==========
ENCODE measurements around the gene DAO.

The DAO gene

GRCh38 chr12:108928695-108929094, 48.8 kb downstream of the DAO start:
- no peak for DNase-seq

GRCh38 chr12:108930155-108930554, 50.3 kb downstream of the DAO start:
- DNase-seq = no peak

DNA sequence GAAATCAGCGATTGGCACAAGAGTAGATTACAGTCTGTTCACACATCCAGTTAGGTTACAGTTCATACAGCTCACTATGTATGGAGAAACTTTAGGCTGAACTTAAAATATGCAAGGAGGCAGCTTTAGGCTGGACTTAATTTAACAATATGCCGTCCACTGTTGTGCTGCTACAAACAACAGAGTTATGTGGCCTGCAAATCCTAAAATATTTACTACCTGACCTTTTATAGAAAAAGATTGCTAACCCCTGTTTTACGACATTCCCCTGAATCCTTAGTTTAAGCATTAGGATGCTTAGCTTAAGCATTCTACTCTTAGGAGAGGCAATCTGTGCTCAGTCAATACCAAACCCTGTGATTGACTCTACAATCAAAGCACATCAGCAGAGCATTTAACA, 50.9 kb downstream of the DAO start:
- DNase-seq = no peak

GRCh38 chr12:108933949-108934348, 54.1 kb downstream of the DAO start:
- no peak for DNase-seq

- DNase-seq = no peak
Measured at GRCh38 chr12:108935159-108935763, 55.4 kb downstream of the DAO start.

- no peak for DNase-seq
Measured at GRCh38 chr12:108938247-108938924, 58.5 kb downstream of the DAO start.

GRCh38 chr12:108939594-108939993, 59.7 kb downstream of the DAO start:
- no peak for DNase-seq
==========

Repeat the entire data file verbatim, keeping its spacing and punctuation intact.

ENCODE measurements around the gene DAO.

The DAO gene

GRCh38 chr12:108928695-108929094, 48.8 kb downstream of the DAO start:
- no peak for DNase-seq

GRCh38 chr12:108930155-108930554, 50.3 kb downstream of the DAO start:
- DNase-seq = no peak

DNA sequence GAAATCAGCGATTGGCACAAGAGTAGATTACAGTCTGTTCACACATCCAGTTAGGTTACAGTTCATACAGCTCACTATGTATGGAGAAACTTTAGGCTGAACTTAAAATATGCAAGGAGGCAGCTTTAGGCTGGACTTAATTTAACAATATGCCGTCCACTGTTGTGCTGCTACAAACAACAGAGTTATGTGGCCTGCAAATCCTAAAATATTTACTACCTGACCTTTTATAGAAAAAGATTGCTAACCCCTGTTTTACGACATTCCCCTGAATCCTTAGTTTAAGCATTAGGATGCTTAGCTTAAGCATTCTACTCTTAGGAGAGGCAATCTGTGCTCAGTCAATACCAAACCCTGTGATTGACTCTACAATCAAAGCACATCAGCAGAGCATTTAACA, 50.9 kb downstream of the DAO start:
- DNase-seq = no peak

GRCh38 chr12:108933949-108934348, 54.1 kb downstream of the DAO start:
- no peak for DNase-seq

- DNase-seq = no peak
Measured at GRCh38 chr12:108935159-108935763, 55.4 kb downstream of the DAO start.

- no peak for DNase-seq
Measured at GRCh38 chr12:108938247-108938924, 58.5 kb downstream of the DAO start.

GRCh38 chr12:108939594-108939993, 59.7 kb downstream of the DAO start:
- no peak for DNase-seq